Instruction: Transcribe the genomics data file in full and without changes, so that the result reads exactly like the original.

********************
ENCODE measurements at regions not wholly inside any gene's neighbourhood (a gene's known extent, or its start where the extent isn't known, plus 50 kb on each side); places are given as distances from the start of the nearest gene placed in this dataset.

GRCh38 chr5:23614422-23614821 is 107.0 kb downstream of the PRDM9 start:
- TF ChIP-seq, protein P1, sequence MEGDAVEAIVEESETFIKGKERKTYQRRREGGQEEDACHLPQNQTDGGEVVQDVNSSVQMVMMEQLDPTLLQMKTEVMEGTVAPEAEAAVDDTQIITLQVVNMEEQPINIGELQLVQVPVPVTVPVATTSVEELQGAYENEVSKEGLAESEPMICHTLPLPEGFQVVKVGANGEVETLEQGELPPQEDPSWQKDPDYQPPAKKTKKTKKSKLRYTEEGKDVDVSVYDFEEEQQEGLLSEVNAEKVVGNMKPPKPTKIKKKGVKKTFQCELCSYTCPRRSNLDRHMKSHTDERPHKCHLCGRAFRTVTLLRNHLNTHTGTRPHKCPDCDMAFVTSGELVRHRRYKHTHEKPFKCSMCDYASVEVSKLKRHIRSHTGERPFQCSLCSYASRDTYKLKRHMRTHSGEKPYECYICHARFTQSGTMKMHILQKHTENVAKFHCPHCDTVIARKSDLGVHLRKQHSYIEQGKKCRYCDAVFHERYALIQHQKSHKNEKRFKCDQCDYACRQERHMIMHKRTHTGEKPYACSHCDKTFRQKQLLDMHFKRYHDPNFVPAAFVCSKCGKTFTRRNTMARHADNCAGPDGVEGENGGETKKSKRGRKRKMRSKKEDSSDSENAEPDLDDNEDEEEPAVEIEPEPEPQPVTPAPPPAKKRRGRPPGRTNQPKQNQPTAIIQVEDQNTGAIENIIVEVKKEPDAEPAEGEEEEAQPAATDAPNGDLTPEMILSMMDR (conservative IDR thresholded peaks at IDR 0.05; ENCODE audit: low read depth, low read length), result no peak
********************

ENCODE measurements at regions not wholly inside any gene's neighbourhood (a gene's known extent, or its start where the extent isn't known, plus 50 kb on each side); places are given as distances from the start of the nearest gene placed in this dataset.

GRCh38 chr5:23614422-23614821 is 107.0 kb downstream of the PRDM9 start:
- TF ChIP-seq, protein P1, sequence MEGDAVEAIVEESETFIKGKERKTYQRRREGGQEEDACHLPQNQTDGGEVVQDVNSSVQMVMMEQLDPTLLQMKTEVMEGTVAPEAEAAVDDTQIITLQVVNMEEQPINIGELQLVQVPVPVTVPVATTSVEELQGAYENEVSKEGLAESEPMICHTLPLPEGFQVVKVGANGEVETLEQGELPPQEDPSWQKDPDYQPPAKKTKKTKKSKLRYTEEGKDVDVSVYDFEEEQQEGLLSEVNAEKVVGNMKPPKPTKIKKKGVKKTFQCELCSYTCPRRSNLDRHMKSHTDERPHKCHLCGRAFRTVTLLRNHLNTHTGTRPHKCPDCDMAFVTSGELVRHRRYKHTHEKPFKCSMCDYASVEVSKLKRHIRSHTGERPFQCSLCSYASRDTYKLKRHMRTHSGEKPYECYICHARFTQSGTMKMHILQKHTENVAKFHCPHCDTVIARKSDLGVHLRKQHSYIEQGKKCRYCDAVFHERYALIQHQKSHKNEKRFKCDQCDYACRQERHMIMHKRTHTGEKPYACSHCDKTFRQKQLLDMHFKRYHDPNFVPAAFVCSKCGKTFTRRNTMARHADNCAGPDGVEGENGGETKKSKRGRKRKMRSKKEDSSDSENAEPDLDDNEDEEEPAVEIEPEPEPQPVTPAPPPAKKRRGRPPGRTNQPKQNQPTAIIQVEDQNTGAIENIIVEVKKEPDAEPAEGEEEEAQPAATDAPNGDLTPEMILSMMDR (conservative IDR thresholded peaks at IDR 0.05; ENCODE audit: low read depth, low read length), result no peak